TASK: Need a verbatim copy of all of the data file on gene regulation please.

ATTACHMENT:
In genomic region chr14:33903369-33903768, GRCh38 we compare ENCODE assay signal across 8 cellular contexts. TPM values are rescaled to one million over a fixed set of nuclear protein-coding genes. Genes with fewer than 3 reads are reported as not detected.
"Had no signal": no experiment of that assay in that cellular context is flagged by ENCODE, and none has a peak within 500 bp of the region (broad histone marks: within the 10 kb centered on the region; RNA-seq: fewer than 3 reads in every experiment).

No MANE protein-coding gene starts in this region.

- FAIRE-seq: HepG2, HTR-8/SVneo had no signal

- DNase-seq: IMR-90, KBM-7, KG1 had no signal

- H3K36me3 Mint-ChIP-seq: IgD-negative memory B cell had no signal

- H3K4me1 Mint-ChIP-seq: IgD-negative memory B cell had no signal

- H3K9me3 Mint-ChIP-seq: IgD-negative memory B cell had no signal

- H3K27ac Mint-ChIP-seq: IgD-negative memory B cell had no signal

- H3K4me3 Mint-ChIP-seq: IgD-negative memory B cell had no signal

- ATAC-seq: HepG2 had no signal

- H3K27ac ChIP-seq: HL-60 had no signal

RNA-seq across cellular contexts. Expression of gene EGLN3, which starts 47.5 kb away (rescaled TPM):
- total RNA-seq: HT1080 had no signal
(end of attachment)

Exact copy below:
In genomic region chr14:33903369-33903768, GRCh38 we compare ENCODE assay signal across 8 cellular contexts. TPM values are rescaled to one million over a fixed set of nuclear protein-coding genes. Genes with fewer than 3 reads are reported as not detected.
"Had no signal": no experiment of that assay in that cellular context is flagged by ENCODE, and none has a peak within 500 bp of the region (broad histone marks: within the 10 kb centered on the region; RNA-seq: fewer than 3 reads in every experiment).

No MANE protein-coding gene starts in this region.

- FAIRE-seq: HepG2, HTR-8/SVneo had no signal

- DNase-seq: IMR-90, KBM-7, KG1 had no signal

- H3K36me3 Mint-ChIP-seq: IgD-negative memory B cell had no signal

- H3K4me1 Mint-ChIP-seq: IgD-negative memory B cell had no signal

- H3K9me3 Mint-ChIP-seq: IgD-negative memory B cell had no signal

- H3K27ac Mint-ChIP-seq: IgD-negative memory B cell had no signal

- H3K4me3 Mint-ChIP-seq: IgD-negative memory B cell had no signal

- ATAC-seq: HepG2 had no signal

- H3K27ac ChIP-seq: HL-60 had no signal

RNA-seq across cellular contexts. Expression of gene EGLN3, which starts 47.5 kb away (rescaled TPM):
- total RNA-seq: HT1080 had no signal